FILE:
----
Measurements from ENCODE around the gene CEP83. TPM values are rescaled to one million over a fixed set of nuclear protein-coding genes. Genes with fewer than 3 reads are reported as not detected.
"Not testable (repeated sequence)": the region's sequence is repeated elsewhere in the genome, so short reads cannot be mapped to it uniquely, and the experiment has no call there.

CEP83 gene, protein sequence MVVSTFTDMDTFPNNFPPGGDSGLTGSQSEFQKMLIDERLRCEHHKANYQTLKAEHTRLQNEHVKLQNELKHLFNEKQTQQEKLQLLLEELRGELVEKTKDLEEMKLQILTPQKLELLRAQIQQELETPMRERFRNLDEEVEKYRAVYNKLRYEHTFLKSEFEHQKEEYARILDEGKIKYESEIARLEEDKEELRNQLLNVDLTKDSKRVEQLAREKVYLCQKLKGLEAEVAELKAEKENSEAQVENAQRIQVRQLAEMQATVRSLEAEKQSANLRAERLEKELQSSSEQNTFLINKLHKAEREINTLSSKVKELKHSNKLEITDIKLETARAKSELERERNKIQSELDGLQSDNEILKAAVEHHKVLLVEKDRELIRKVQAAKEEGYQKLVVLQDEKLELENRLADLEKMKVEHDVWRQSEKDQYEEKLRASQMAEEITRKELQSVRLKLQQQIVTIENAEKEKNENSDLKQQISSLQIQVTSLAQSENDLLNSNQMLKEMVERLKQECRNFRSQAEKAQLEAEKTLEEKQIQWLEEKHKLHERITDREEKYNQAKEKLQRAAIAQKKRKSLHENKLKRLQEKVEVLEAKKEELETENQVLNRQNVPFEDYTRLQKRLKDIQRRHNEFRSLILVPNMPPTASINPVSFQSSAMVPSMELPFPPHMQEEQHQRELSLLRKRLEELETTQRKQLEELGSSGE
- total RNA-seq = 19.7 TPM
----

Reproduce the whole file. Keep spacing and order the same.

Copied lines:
Measurements from ENCODE around the gene CEP83. TPM values are rescaled to one million over a fixed set of nuclear protein-coding genes. Genes with fewer than 3 reads are reported as not detected.
"Not testable (repeated sequence)": the region's sequence is repeated elsewhere in the genome, so short reads cannot be mapped to it uniquely, and the experiment has no call there.

CEP83 gene, protein sequence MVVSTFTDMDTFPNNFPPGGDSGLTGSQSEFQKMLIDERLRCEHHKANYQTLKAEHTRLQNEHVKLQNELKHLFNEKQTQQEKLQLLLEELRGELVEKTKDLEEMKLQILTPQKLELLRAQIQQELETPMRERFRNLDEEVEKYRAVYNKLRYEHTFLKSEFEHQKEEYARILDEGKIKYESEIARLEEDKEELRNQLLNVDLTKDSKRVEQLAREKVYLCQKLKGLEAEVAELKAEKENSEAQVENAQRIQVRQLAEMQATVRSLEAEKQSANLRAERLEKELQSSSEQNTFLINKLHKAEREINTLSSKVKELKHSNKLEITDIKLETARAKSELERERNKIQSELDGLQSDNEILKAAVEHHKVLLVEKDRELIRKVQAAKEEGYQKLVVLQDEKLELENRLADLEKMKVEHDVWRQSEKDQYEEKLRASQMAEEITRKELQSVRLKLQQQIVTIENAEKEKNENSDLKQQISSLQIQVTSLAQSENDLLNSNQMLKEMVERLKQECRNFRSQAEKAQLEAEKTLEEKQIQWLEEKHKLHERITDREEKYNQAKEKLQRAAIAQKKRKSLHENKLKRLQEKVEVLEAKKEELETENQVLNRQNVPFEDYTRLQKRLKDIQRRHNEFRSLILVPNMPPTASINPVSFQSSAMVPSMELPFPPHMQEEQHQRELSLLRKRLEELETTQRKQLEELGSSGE
- total RNA-seq = 19.7 TPM